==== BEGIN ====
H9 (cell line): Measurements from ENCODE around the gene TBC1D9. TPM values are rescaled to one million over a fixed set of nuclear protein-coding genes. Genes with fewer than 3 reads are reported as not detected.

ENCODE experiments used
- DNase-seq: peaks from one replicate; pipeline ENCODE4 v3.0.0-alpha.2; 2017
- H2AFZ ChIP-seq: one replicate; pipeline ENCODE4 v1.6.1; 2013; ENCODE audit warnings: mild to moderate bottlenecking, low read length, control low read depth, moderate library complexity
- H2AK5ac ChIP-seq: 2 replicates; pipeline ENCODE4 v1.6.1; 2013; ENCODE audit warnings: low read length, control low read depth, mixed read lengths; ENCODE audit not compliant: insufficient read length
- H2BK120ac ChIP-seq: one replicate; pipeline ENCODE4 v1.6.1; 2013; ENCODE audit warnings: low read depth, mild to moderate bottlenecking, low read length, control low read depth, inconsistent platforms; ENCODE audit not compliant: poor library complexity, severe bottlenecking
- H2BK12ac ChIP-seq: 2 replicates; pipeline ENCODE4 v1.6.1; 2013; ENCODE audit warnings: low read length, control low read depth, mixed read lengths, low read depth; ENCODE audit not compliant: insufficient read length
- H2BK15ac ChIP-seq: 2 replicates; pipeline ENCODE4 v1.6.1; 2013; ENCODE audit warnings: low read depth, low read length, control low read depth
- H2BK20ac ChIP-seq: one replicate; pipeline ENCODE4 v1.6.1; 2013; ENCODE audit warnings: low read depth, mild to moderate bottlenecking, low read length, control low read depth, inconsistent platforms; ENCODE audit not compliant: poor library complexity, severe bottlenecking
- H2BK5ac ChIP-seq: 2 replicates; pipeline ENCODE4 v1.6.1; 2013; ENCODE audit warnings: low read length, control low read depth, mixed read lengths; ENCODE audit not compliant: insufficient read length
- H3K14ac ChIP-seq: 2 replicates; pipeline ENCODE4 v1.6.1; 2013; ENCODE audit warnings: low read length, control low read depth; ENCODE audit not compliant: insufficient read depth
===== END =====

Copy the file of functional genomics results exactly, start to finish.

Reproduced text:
H9 (cell line): Measurements from ENCODE around the gene TBC1D9. TPM values are rescaled to one million over a fixed set of nuclear protein-coding genes. Genes with fewer than 3 reads are reported as not detected.

ENCODE experiments used
- DNase-seq: peaks from one replicate; pipeline ENCODE4 v3.0.0-alpha.2; 2017
- H2AFZ ChIP-seq: one replicate; pipeline ENCODE4 v1.6.1; 2013; ENCODE audit warnings: mild to moderate bottlenecking, low read length, control low read depth, moderate library complexity
- H2AK5ac ChIP-seq: 2 replicates; pipeline ENCODE4 v1.6.1; 2013; ENCODE audit warnings: low read length, control low read depth, mixed read lengths; ENCODE audit not compliant: insufficient read length
- H2BK120ac ChIP-seq: one replicate; pipeline ENCODE4 v1.6.1; 2013; ENCODE audit warnings: low read depth, mild to moderate bottlenecking, low read length, control low read depth, inconsistent platforms; ENCODE audit not compliant: poor library complexity, severe bottlenecking
- H2BK12ac ChIP-seq: 2 replicates; pipeline ENCODE4 v1.6.1; 2013; ENCODE audit warnings: low read length, control low read depth, mixed read lengths, low read depth; ENCODE audit not compliant: insufficient read length
- H2BK15ac ChIP-seq: 2 replicates; pipeline ENCODE4 v1.6.1; 2013; ENCODE audit warnings: low read depth, low read length, control low read depth
- H2BK20ac ChIP-seq: one replicate; pipeline ENCODE4 v1.6.1; 2013; ENCODE audit warnings: low read depth, mild to moderate bottlenecking, low read length, control low read depth, inconsistent platforms; ENCODE audit not compliant: poor library complexity, severe bottlenecking
- H2BK5ac ChIP-seq: 2 replicates; pipeline ENCODE4 v1.6.1; 2013; ENCODE audit warnings: low read length, control low read depth, mixed read lengths; ENCODE audit not compliant: insufficient read length
- H3K14ac ChIP-seq: 2 replicates; pipeline ENCODE4 v1.6.1; 2013; ENCODE audit warnings: low read length, control low read depth; ENCODE audit not compliant: insufficient read depth